Paramount Group Marauder
Hands down the most badass vehicle on the planet, the Marauder will withstand any test you throw at it. It was actually built for the South African army. The armored vehicle can destroy everything in its path. Features include long-range fuel tanks, the ability to survive TNT explosions, ultra-modern climate control system, run flat tire that can be pierced by 12.7mm bullets, anti-blast seats, and so much more. The vehicle has a fording depth of half the vehicle, meaning it can swim too. Reaching speeds of 120 kilometers per hour, this thing is far from a slouch.
Chevrolet Silverado Black Ops Edition
Let’s insert a practical choice. Chevy makes a solid truck. And this one is made with one intention in mind – Be Badass. Although the zombie outbreak was “unforeseen,” we can certainly classify it as an emergency. The fully capable 4×4 features a 5.3 liter EcoTec3 V8 engine with plenty of power (355 ponies to be exact) along with lower body armor, raised suspension, solar power pack, generator, military First Aid Kit, gas masks, a crate of food filled with Top Ramen.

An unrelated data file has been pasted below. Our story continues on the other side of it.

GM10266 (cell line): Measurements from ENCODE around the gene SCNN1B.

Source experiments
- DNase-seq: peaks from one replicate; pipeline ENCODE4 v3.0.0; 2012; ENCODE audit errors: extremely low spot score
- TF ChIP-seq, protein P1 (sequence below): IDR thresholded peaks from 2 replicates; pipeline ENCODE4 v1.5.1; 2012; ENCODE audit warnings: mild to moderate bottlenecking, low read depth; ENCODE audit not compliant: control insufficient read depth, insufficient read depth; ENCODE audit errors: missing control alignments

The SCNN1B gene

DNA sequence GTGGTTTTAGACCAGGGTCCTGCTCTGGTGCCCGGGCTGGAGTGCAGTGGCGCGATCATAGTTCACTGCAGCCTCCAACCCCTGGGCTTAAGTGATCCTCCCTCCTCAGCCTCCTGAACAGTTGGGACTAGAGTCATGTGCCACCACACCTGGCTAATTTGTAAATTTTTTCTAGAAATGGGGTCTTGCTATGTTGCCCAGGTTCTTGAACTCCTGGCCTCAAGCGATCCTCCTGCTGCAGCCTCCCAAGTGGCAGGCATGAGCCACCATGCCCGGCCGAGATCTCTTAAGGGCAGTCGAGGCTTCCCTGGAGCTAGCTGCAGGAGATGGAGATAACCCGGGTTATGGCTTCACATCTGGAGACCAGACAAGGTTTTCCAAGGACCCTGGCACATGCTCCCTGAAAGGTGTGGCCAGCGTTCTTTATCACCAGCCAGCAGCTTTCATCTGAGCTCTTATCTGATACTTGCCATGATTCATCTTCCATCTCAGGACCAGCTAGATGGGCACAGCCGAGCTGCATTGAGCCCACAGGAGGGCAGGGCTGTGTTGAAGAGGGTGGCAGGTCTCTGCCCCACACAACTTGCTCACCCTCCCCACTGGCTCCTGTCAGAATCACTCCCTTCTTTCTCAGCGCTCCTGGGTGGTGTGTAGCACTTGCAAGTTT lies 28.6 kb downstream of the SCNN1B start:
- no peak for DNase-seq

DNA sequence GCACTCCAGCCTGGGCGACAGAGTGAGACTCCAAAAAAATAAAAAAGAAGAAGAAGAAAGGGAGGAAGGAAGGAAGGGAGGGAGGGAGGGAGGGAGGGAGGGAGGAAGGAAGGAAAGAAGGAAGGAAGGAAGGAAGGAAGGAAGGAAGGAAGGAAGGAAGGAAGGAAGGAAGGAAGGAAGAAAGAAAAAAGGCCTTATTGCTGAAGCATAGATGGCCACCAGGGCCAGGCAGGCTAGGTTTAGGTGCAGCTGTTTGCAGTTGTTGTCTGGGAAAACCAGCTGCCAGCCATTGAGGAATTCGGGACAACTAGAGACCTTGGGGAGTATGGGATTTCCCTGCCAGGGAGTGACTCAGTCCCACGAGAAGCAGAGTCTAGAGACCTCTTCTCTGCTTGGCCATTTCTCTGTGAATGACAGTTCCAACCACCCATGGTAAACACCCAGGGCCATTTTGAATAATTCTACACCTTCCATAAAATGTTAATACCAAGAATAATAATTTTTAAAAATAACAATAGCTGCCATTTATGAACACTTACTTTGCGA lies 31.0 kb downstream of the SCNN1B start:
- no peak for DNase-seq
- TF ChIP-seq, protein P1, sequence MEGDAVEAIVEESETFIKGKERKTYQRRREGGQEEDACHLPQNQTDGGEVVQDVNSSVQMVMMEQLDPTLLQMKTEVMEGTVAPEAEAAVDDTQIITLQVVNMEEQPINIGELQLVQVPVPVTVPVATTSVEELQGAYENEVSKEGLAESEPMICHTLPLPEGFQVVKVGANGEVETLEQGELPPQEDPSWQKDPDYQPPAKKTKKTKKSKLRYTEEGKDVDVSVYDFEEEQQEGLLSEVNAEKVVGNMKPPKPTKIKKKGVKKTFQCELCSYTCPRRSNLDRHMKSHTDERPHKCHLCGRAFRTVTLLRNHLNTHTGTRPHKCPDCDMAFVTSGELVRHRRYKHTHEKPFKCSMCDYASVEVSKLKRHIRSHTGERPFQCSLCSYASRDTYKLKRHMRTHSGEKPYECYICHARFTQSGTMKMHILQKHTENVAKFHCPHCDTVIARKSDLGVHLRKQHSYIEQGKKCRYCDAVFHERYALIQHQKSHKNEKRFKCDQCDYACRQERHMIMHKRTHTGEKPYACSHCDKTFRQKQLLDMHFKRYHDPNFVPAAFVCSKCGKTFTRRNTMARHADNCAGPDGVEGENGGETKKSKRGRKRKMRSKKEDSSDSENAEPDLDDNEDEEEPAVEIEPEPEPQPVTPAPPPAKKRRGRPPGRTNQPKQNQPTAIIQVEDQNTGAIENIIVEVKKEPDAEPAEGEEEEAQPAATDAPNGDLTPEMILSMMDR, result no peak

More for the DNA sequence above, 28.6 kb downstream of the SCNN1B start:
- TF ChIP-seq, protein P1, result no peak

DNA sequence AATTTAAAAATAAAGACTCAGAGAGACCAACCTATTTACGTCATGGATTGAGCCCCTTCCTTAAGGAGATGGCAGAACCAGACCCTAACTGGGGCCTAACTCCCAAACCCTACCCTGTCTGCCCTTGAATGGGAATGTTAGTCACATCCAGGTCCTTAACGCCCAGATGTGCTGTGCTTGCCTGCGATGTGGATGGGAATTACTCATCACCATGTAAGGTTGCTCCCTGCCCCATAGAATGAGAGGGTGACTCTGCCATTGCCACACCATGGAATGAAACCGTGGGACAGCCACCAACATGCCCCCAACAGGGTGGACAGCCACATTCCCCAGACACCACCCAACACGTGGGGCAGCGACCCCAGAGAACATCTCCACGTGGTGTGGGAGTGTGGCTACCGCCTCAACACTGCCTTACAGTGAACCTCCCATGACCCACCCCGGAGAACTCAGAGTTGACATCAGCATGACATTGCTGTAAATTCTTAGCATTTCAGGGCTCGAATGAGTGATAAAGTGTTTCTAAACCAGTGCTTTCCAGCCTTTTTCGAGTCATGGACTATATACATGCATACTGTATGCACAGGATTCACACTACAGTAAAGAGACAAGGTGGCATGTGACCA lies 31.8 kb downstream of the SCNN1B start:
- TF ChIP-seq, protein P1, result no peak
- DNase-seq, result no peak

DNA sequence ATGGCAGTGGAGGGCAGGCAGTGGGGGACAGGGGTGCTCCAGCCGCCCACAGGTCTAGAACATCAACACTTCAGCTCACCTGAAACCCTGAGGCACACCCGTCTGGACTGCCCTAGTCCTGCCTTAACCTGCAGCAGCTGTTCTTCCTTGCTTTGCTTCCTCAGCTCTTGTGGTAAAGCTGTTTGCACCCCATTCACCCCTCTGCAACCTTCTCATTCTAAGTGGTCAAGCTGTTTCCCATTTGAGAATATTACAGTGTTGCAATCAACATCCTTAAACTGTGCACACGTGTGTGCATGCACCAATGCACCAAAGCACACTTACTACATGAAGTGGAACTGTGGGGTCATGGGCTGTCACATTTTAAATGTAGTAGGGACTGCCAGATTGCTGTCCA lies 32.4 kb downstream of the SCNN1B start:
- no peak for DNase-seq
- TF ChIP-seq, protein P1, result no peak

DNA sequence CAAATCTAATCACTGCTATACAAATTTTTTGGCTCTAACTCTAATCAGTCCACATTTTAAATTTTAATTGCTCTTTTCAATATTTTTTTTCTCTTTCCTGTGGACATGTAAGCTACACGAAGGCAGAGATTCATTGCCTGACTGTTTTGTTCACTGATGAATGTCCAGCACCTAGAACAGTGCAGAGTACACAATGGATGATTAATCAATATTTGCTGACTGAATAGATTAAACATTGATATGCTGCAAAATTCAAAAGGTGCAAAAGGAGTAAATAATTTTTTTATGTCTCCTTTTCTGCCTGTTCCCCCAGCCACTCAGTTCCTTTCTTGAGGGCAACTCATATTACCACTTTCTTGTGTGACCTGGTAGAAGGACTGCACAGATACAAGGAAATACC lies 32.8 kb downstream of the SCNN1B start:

RIPSAW EV2 SUPER TANK
This is the type of vehicle that the citizens of Dubai will mostly use in the event of a zombie apocalypse. First of all, EV2 is short for “Extreme Vehicle 2”. The tank gives you everything you could ever ask for in a post-apocalyptic world. Crowned the fastest dual tracked vehicle ever made, the EV2 is equipped with a 600 horsepower diesel engine, complete with a set of treads that were designed to annihilate anything they come in contact with. Stealthy black paint job dons the exterior with an interior that’s actually quite luxurious – for a zombie killing super tank. And this isn’t just some concept tank either. The team says they will be selling the Ripsaw for a price tag well into the hundred thousand (depending on options) and will take approximately 6 months to build out. Better start saving now.
1969 FORD BRONCO ‘URBAN MADNESS’ BY RMD GARAGE